We’re pleased to announce our detailed landing sites at some of Antarctica’s most renowned places of historical, scientific, scenic and wildlife interest to visitors. Guests sailing on our four “Ultimate Antarctica & Patagonia” voyages aboard Seabourn Quest will have opportunities to step ashore and explore many of the most beautiful and interesting sites on the Antarctic continent and islands.
“Seabourn Quest Captain Bjarne Larsen and Expedition Leader Robin West developed a wish-list of top landing sites that we knew our guests would enjoy visiting,” said Richard D. Meadows, Seabourn’s president. “I’m excited to say that our team’s cumulative years of experience and invaluable know-how have resulted in an outstanding menu of options to create an unforgettable Antarctic adventure.
Our aim is to offer our guests as full and comprehensive a range as possible of experiences available to Antarctic visitors, including opportunities to view different species of penguins, seals and whales; visit sites of historical and geological interest; gain first-hand insights into regional scientific research; see a variety of types of ice features and enjoy scenic cruising of spectacular waterways and passages.
We’re planning to provide guests with the opportunity for a landing in a different location each day over the five days in Antarctica. The schedule on each cruise varies and is dependent on weather and ice conditions.
Select Highlights of Seabourn’s Antarctica Landing Reservations:
Half Moon Island, South Shetland Islands offers views of breeding chinstrap penguins, blue-eyed cormorants, kelp gulls, snowy sheathbills, terns and skuas, and the mesmerizing calls of Wilson’s storm petrels returning to their crevice nests to relieve their mates. Southern elephant, Weddell and Antarctic fur seals regularly haul out on the beaches.
Half Moon Island, South Shetland Archipelago, Antarctica
Neko Harbor, Errera Channel affords expansive views of the Gerlache Strait. First seen and charted by the Belgian explorer, Adrienne de Gerlache during the Belgian expedition of 1897, the bay was named after a whale factory ship, which operated in the area. View nesting gentoo penguins, kelp gulls and skuas, and likely Weddell and crabeater seals.
Neko Harbor, Gerlache Strait, Antarctic Peninsula
Cuverville Island, Errera Channel is a small, rocky island with fascinating geological formations. View the region’s largest colony of breeding gentoo penguins, as well as southern giant petrels, kelp gulls, Antarctic terns, snowy sheathbills, Antarctic brown skuas and south polar skuas. Weddell and Antarctic fur seals are often seen on the island’s shoreline.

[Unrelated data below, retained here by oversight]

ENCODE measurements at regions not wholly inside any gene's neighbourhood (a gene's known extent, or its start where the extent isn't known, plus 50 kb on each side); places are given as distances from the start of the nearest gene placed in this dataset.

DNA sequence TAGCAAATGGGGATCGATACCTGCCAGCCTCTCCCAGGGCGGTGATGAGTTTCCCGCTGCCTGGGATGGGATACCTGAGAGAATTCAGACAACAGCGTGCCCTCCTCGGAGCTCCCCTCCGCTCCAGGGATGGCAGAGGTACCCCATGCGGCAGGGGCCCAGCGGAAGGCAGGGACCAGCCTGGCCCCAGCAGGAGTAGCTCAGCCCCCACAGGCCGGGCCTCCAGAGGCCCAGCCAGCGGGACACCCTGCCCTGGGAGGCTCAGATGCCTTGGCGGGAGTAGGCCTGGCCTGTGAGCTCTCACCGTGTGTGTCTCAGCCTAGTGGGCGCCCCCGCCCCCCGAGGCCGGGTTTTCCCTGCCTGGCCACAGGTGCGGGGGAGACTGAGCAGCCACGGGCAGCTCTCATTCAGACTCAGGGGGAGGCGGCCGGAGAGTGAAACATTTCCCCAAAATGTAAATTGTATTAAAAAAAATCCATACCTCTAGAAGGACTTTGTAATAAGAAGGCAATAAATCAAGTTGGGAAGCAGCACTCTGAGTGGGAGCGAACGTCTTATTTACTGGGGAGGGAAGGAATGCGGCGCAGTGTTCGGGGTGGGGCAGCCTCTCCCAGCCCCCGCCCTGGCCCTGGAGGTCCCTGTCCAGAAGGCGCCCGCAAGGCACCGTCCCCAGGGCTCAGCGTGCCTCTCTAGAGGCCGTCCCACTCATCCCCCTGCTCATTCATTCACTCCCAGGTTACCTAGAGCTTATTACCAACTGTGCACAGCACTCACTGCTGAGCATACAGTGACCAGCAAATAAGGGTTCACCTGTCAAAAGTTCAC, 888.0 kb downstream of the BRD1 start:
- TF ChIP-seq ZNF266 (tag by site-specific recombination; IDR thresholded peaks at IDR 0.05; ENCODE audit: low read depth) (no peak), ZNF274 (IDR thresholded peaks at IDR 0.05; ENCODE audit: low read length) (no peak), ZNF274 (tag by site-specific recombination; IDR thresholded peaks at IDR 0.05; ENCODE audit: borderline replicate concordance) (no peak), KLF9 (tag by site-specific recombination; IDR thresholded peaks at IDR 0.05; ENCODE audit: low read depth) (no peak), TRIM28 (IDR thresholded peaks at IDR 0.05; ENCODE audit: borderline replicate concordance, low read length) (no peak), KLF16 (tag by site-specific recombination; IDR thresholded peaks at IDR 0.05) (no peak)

Yankee Harbor, Greenwich Island, South Shetland Islands is known for its gentoo penguin rookery on the raised terrace beaches and artifacts of sealing era, including try-pots. See a plaque in memory of Capt. Robert McFarlane, who explored the Antarctic Peninsula in 1820.
Almirante Brown is a small seasonal Argentine station in Paradise Bay – without doubt, one of the more spectacular sites in Antarctica and aptly named. An excellent site for a continental landing, or a hike up the slope for panoramic views. Zodiac tours thread the icebergs and “bergy bits” to view seals on ice floes and look for whales which frequent the bay.
Waterboat Point/González Videla Station, is another opportunity for continental landing and also to meet a Chilean research team. The station is named for Chilean president Gabriel González Videla, the first head of state ever to visit Antarctica, in 1950. Gentoo and chinstrap penguins breed here. Kelp gulls, skuas, blue-eyed cormorants and seals may also be seen.
Brown Bluff, Tabarin Peninsula. Located just off the Antarctic Sound, where huge tabular icebergs float northwards from the Weddell Sea, 2,250-foot, ice-capped Brown Bluff is reminiscent of the North American “Badlands”—except with 20,000 nesting Adélie penguins! Occasionally emperor penguins are seen among the ice.
Esperanza Station, Hope Bay is an alternative landing site on the eastern side of the peninsula, where guests see first-hand how researchers live and work in this environment. Base personnel bring families here, including some children who live here year-round! The site also holds the remains of a hut built by Otto Nordenskjöld’s 1901 Swedish Expedition.
Arctowski Station, Admiralty Bay, King George Island. A number of research bases are sited on the island, including U.S. scientists at the nearby Pietr Lenie Field Station. The rare assemblage of breeding chinstrap, gentoo and Adélie penguins, allows comparative breeding and feeding ecology studies. Fur seals and Southern elephant seals are often seen, too.